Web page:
Dir: Christopher Nolan. Starring: John David Washington, Robert Pattinson, Elizabeth Debicki, Aaron Taylor-Johnson, Kenneth Branagh, Michael Caine. 12A cert, 150 mins
Will Tenet save cinema? We’ve somehow let everything ride on a single film, the first studio tentpole to be released since the pandemic began. We’re convinced it can take the pressure. Christopher Nolan’s films have always been great, lumbering beasts of cinema – super-sized, puzzle-box epics that have become irresistible box office draws. Surely, people will come masked and in droves, ready to dissect it as furiously as they did with Inception or Interstellar?
And there’s Nolan himself, the purist who made a dogged last stand against the digital release model. Tenet will be seen in cinemas, he declared, or it will not be seen at all. It’s a shame that the narrative around its release will inevitably cloud any real discussion of the film’s merits. Tenet is as intricately and exquisitely designed as Nolan’s earlier work. It boasts some of the most spectacular, memorable set-pieces of his career.
Ostensibly an espionage thriller, it opens on a nameless figure (BlacKkKlansman’s John David Washington), whose commitment to his work sees him recruited by a mystery organisation, then sent off into the world with a single palindrome: “Tenet”. This word will “open the right doors and some of the wrong ones, too”. He crosses paths with allies (Robert Pattinson’s Neil, and Michael Caine in a brief cameo) and foes (Kenneth Branagh’s Andrei Sator, with a Russian accent as thick as borscht).
He stumbles into a great, yawning chasm of possibility and probability – namely, the discovery that objects can travel forwards and backwards through time, carving out wide channels in the fabric of reality. It’s a time travel film. But, also, as the director himself insists, not a time travel film. It’s the most complex of Nolan’s contraptions. It can be frightening. It can be claustrophobic. At times, it verges on the incomprehensible. We expect the complex and byzantine from Nolan’s work. But here, with an idea he’s wrestled with for over a decade, the director’s managed to reach new heights of obfuscation.
Nolan seems to almost revel in the futility of words here. The central conceit – that it’s possible to reverse an object’s passage through time – is easy to follow. But the director makes the smaller details deliberately hard to track, with the dialogue often delivered in whispers or from behind masks. It’s been seemingly engineered for multiple viewings.
Does it matter all that much, though? Tenet is a thrilling place to get lost in. “Don’t try to understand it. Feel it,” explains Laura (Clémence Poésy), who serves as one of the film’s exposition machines. The advice is directed as much to us as it is to the film’s hero. But while the appeal of Nolan’s films usually comes from watching all the pieces fall neatly into place, the final picture bringing a sense of order to existence, the director has found himself increasingly drawn towards chaos.
The sturdy, logical dream levels of Inception have been replaced by the bombs of Dunkirk. They whizz past, without a target or a specific purpose, guided by an invisible hand. The film sends waves of helplessness crashing over its audience. Tenet, too, has much to do with the terror of the unseen and the unknowable. Threats emerge from hidden sources, their tendrils reaching out and slowly wrapping themselves around the Earth’s circumference.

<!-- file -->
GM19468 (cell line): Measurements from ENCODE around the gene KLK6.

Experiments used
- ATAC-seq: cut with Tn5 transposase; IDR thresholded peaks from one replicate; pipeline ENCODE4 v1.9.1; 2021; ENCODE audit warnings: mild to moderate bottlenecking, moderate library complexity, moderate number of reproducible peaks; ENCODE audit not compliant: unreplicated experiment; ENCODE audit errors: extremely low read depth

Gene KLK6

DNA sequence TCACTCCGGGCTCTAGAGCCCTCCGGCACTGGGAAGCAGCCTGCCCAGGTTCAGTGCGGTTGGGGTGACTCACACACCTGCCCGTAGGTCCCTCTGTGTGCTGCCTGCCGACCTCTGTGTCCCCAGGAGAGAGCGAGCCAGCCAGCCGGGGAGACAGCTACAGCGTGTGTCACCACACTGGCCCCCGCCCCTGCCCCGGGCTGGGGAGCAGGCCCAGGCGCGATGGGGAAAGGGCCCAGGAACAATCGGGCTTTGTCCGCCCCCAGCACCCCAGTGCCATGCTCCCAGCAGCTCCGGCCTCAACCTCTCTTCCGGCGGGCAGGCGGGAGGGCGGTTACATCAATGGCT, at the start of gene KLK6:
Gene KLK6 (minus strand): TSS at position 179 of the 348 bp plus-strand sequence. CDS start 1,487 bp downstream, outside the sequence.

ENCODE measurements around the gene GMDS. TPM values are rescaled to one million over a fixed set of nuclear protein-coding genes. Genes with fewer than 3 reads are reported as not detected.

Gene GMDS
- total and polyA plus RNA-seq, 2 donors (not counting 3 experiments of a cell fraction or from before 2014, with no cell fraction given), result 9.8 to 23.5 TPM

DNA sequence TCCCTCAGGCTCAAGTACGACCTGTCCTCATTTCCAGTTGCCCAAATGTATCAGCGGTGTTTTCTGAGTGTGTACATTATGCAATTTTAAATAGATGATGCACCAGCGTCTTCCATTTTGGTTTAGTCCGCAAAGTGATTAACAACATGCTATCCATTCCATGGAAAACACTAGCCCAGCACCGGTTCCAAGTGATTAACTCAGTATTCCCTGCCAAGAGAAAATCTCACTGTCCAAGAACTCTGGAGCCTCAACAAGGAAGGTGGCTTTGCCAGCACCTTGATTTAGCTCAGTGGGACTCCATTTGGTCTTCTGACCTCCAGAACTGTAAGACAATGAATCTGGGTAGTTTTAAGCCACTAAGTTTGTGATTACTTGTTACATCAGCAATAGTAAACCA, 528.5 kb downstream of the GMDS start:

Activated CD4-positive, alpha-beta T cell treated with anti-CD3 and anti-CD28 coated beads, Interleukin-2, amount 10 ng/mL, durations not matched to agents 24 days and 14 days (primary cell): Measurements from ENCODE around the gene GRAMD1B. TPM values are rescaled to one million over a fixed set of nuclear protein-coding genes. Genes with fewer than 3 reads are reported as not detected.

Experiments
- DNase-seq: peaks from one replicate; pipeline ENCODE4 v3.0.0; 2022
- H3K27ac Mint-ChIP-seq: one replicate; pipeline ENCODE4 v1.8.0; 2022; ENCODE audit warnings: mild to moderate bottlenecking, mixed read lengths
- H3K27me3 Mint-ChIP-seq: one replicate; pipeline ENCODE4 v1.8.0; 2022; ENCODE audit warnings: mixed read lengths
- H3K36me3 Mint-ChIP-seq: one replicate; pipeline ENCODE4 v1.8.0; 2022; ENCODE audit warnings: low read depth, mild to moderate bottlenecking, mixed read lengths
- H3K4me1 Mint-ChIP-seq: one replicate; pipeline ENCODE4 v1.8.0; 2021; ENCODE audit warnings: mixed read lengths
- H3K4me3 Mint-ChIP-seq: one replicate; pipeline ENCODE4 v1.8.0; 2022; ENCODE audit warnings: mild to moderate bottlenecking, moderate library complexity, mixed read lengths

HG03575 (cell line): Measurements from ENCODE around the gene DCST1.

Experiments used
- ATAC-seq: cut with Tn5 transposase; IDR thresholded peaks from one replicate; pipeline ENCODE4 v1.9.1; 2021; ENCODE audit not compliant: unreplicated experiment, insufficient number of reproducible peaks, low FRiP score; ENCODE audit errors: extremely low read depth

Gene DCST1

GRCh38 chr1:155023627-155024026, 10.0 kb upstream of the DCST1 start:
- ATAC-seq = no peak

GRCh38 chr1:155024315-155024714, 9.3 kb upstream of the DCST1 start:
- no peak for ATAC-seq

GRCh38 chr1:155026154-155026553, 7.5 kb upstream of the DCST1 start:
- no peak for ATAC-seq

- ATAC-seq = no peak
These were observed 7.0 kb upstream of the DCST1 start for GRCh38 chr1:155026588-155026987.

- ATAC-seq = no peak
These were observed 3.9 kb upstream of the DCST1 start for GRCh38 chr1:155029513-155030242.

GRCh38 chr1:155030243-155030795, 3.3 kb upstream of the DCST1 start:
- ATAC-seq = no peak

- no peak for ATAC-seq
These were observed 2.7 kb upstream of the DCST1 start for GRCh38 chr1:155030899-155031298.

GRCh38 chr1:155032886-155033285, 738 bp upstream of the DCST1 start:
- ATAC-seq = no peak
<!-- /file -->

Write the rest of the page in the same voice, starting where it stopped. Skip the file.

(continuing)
In the place of words, atmosphere thrives. Tenet is ruled by a deep, perfidious sense of tension. It’s the rare action film where the characters don’t just say the world will end if they fail in their mission – you feel it, too. Ludwig Göransson (stepping into the shoes of Nolan’s usual collaborator, Hans Zimmer) creates a score built of low, anxious vibrations that pulsate through even the most incidental of scenes. Most of the colours we see are familiar to Nolan’s worlds – yellow tones make everything feel like it’s been lightly coated in toxic smog – though one particular, showstopping scene is bathed in hellish reds and blues. The action scenes, all carefully shaped around the idea of “inverted time”, are coordinated to look like some kind of strange, modernist ballet.
There’s something alluring about the way the surreal rubs shoulders with the usual trappings of the spy genre: the exotic locations, chilly British dames (The Night Manager’s Elizabeth Debicki as Kat, wife of Sator), and brash hero. Washington’s charisma is undeniable – an ideal combination of likeability and cool reserve, which the rising star delivers with Bond-like flair – though his quips can be a little predictable. “Where I’m from, you buy me dinner first,” he says to a security guard, post-pat-down. Nolan at least seems aware that the character suffers from a certain two-dimensionality. The credits simply call him “The Protagonist”.
A little harder to forgive is his script’s depiction of Kat. Nolan may have moved on from his obsession with dead wives, who haunt the edges of his frames, but his female lead is here still defined by the male figures in her life – the son she’s been separated from and the husband who holds power over her. But while Nolan finds almost nothing to say about motherhood, there’s something genuinely unnerving about Sator’s firecracker nature. Branagh is unexpectedly fearsome in the role. His violence is unpredictable, his nihilism a menace.
Nolan prides himself on these bold choices. He’s here to shake foundations. But no film could ever save the theatrical experience single-handed from the jaws of a never-ending pandemic and a cataclysmic recession. When we look back on 2020, we won’t remember what Tenet did for the film industry. We’ll remember the governments that failed their people, their economies, and the arts. Tenet is no saviour. It is, and will always be, a victim of circumstance.
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